Banks will reveal salary details of their highest paid staff and lend businesses £190bn this year under Project Merlin, but their top earners will not be hit with a bonus tax, the government said today.
In the deal hammered out between ministers and the City, banks will increase lending including £76bn to small firms, and improve transparency around staff pay.
HSBC, Barclays, Royal Bank of Scotland (RBS) and Lloyds Banking Group have signed up to Project Merlin, while Santander has agreed to the lending parts of the agreement.
The Bank of England will monitor whether loans targets were being met.
Under the deal, the aggregate 2010 bonus pool of the four banks UK-based staff will be lower than in 2009, the Treasury says, though it does not say by how much.
However, Chancellor George Osborne has formally ruled out imposing a bonus tax.
On Tuesday, the government increased a levy on banks to £2.5bn this year, raising an extra £800m for the public purse.
Other pledges announced today include providing £200bn of capital for David Cameron's Big Society Bank, which is supposed to finance community projects.
However, while banks have also been asked to show restraint in bonus payments, these are expected to total more than £6bn this year.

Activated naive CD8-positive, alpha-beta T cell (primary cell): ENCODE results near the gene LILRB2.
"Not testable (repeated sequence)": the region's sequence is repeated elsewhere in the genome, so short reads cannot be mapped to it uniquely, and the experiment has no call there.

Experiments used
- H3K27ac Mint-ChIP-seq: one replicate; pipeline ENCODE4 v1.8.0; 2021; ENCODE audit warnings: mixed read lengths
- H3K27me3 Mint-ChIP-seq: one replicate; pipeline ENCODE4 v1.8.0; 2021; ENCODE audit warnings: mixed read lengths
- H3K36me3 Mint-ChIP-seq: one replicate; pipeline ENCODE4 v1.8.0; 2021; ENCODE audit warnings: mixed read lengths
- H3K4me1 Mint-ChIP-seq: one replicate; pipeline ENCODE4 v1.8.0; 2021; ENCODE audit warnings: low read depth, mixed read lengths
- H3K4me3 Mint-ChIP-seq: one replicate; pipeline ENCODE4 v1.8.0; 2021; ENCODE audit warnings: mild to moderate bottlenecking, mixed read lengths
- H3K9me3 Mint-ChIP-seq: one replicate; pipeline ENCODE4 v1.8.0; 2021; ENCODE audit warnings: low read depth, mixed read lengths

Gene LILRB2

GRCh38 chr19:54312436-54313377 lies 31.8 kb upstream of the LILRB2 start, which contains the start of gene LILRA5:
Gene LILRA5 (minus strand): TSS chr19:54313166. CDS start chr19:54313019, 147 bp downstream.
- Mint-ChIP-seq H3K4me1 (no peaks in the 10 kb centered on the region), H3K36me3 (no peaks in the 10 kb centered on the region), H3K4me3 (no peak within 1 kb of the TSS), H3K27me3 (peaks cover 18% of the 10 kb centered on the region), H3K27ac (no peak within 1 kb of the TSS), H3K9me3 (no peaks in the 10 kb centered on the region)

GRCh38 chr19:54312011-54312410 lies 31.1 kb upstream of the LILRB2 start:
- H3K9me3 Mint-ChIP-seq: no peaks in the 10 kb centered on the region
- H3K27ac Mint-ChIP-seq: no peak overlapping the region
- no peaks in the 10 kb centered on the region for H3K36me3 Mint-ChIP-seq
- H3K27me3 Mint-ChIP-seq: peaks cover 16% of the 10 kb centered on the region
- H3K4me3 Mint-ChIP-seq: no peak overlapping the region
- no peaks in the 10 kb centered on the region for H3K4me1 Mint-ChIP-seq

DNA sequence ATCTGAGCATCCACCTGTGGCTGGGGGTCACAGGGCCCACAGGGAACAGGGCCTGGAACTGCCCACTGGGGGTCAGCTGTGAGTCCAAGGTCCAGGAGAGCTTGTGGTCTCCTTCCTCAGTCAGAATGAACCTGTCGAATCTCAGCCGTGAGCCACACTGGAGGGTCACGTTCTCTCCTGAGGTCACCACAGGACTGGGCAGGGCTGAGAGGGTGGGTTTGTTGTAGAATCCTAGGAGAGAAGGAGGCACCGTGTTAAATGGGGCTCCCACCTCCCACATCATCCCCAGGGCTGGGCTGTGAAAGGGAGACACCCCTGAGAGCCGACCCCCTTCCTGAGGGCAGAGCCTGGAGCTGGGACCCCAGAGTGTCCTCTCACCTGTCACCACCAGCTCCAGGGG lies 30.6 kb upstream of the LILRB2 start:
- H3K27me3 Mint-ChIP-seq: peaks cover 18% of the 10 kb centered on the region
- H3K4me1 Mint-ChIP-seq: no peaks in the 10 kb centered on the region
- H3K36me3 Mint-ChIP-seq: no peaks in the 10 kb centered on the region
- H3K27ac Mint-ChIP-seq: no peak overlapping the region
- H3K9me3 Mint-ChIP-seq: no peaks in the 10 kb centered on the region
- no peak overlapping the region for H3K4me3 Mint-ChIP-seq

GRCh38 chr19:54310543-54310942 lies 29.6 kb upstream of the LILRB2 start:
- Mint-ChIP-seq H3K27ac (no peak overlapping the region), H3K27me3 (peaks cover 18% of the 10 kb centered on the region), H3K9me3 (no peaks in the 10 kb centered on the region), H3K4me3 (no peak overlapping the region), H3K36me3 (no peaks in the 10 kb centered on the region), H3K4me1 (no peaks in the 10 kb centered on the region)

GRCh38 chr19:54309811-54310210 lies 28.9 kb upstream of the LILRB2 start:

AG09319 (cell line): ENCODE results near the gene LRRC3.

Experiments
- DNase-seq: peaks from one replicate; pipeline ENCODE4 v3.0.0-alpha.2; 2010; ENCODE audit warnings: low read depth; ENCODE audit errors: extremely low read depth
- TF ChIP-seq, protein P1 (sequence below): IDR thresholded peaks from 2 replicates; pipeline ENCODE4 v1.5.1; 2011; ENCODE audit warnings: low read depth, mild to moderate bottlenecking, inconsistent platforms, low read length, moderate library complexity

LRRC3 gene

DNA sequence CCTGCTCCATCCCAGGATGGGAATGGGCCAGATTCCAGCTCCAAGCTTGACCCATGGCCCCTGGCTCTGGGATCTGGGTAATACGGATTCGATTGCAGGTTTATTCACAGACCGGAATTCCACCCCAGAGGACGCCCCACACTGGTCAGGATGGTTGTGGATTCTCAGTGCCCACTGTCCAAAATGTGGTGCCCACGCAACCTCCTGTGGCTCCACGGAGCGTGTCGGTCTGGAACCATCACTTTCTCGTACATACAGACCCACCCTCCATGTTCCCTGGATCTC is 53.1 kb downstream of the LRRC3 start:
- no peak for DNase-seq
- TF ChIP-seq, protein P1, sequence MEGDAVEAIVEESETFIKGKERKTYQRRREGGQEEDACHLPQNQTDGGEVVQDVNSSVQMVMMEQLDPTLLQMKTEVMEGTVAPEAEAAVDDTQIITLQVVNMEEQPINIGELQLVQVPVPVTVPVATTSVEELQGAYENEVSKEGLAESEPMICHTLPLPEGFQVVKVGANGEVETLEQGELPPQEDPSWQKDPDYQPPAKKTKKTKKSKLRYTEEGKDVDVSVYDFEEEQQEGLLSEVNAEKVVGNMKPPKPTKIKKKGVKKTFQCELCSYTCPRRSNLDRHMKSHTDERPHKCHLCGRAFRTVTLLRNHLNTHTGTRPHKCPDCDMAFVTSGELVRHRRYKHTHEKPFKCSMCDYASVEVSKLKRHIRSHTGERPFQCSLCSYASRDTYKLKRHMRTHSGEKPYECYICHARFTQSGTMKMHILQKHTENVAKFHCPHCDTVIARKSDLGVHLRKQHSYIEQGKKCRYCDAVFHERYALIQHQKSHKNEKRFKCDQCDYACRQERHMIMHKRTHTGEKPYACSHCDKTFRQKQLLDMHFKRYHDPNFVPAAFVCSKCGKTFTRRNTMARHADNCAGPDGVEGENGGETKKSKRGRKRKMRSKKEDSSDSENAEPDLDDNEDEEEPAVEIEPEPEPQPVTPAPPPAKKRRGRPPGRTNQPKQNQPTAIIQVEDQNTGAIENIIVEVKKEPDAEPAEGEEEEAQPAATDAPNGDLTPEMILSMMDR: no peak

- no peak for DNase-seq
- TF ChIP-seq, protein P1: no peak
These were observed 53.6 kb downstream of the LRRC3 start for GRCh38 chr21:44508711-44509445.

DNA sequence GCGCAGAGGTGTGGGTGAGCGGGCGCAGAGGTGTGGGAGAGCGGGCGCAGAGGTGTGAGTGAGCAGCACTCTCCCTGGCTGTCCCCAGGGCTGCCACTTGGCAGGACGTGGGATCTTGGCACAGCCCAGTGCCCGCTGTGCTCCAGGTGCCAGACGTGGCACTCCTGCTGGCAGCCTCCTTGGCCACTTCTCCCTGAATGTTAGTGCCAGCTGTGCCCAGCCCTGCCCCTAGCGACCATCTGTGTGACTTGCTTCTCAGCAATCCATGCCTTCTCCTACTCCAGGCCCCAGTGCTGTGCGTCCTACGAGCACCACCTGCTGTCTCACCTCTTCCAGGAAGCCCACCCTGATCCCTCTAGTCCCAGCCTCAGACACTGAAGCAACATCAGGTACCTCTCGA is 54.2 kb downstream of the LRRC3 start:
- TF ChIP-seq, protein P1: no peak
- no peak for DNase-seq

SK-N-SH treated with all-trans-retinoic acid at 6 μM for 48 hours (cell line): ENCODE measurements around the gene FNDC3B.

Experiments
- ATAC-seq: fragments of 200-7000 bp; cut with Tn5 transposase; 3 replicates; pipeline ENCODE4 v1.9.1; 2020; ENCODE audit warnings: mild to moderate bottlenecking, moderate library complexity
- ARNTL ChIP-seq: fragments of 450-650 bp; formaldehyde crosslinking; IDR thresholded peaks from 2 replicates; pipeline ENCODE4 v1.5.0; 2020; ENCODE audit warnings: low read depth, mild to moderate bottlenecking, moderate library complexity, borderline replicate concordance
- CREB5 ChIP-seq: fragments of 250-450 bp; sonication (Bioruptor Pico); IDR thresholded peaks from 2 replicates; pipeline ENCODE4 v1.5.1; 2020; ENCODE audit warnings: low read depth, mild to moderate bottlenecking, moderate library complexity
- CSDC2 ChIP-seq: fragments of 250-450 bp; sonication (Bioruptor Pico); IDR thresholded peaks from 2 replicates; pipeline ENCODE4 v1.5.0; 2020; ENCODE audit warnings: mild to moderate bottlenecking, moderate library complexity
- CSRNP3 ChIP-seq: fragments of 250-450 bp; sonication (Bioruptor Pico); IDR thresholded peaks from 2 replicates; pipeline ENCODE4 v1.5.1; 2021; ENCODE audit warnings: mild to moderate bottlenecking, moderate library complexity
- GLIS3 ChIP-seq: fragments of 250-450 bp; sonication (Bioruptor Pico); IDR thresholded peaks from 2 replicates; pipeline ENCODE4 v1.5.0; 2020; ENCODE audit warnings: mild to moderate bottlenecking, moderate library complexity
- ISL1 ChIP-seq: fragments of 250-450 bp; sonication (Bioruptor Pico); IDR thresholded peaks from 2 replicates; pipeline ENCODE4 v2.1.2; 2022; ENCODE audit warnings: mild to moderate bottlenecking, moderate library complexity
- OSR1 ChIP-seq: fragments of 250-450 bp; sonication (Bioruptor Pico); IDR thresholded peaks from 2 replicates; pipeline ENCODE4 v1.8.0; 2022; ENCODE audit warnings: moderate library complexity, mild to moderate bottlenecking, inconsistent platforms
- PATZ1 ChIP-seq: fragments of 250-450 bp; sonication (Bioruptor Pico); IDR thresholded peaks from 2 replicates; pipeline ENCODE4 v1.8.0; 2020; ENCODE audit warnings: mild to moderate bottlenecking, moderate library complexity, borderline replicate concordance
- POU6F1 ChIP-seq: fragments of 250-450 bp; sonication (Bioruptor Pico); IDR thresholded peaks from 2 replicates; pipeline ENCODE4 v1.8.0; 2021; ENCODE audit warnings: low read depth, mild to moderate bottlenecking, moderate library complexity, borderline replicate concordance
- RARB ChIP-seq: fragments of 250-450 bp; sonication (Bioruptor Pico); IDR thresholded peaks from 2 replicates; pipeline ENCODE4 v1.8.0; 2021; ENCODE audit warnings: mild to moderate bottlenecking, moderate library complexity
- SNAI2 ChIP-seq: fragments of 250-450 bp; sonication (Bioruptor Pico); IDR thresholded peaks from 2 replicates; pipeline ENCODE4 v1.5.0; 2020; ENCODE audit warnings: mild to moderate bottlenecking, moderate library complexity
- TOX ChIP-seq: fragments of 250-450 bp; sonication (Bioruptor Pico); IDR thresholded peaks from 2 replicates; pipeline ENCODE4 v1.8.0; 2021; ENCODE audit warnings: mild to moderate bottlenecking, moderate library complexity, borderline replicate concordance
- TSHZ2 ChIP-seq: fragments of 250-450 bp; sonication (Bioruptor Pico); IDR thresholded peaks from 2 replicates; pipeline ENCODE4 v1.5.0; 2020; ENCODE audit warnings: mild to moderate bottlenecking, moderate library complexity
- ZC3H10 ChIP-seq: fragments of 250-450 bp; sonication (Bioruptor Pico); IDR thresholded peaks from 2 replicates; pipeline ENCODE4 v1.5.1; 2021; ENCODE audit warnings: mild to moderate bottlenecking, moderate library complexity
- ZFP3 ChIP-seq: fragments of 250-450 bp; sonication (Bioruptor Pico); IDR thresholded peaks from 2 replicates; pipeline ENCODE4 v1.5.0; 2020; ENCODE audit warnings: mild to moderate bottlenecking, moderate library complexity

RBS, HSBC, Lloyds and Barclays have agreed to publish the pay of their five highest paid executives, who are below board level, though this will not include top-earning traders who do not have managerial responsibility
The chairmen of banks' remuneration committees will tell the City the FSA that they are cutting the amount provided for bonuses in 2010, after negotiations with ministers.
Lloyds and RBS repeated their 2010 commitment that the cash element of any bonus will not be more than £2,000.
The government will legislate that from 2012 all big UK banks must publish the pay of their board members plus the eight highest paid executives below board level.
This disclosure requirement will apply to the UK operations of overseas banks such as Goldman Sachs and UBS.
The government says the promised credit to business would be among the performance targets used to determine bonuses of bank chief executives.
However, the provision of credit to UK businesses will be on commercial terms.
The British Chambers of Commerce (BCC) has expressed concern that this means the lending pledge by the banks is "academic", amid member complaints about the soaring cost of borrowing despite an historically low Bank of England base rate.
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